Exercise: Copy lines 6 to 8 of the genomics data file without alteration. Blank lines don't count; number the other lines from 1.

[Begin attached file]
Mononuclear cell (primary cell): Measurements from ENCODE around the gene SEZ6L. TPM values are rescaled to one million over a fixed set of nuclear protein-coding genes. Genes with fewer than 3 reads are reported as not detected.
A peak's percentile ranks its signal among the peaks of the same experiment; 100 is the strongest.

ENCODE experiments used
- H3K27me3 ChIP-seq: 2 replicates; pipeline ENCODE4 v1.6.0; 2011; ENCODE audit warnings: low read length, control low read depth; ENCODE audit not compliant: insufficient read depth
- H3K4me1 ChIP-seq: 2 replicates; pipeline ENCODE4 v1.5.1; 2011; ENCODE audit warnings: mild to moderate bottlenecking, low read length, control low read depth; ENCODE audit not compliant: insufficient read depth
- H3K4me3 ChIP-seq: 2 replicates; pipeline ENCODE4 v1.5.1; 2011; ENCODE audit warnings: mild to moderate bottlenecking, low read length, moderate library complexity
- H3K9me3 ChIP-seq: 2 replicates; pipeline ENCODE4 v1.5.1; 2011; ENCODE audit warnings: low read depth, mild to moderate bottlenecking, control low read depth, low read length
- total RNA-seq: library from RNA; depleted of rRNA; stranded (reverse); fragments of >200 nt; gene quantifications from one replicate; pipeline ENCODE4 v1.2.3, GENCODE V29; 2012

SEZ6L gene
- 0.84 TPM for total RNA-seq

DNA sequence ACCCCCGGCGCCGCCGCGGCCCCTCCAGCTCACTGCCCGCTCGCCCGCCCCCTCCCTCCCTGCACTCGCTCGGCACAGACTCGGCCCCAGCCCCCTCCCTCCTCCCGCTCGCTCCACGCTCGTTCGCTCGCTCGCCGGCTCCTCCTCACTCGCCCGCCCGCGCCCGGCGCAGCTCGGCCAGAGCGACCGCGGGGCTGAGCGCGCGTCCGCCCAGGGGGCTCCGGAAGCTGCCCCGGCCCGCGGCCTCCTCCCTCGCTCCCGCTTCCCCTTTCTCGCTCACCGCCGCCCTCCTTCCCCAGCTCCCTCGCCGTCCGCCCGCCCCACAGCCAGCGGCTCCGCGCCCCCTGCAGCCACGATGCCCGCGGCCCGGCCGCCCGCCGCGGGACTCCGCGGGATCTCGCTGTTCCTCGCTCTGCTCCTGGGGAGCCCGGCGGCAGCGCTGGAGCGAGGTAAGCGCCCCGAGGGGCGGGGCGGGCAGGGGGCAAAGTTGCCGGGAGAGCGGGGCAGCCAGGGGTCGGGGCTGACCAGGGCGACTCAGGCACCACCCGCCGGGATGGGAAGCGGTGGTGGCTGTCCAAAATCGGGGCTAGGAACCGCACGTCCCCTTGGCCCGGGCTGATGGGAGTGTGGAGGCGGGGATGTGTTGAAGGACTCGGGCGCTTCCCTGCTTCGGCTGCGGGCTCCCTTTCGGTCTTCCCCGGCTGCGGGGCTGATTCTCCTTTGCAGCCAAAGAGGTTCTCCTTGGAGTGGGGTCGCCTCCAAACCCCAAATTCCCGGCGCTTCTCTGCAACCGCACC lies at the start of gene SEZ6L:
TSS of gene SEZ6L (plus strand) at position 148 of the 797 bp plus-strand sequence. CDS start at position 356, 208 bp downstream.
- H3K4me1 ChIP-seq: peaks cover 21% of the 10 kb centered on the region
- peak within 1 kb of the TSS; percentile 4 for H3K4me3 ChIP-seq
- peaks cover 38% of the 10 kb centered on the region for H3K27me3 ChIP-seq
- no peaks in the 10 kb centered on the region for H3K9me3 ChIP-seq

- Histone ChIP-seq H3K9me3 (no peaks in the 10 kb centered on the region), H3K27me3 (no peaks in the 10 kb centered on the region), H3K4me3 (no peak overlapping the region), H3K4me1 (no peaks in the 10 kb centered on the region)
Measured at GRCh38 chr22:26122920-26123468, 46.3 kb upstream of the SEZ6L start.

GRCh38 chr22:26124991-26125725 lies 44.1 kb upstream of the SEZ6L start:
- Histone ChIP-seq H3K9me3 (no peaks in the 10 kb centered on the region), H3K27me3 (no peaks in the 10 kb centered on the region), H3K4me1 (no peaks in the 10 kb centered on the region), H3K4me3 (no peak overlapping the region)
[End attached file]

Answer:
- H3K4me3 ChIP-seq: 2 replicates; pipeline ENCODE4 v1.5.1; 2011; ENCODE audit warnings: mild to moderate bottlenecking, low read length, moderate library complexity
- H3K9me3 ChIP-seq: 2 replicates; pipeline ENCODE4 v1.5.1; 2011; ENCODE audit warnings: low read depth, mild to moderate bottlenecking, control low read depth, low read length
- total RNA-seq: library from RNA; depleted of rRNA; stranded (reverse); fragments of >200 nt; gene quantifications from one replicate; pipeline ENCODE4 v1.2.3, GENCODE V29; 2012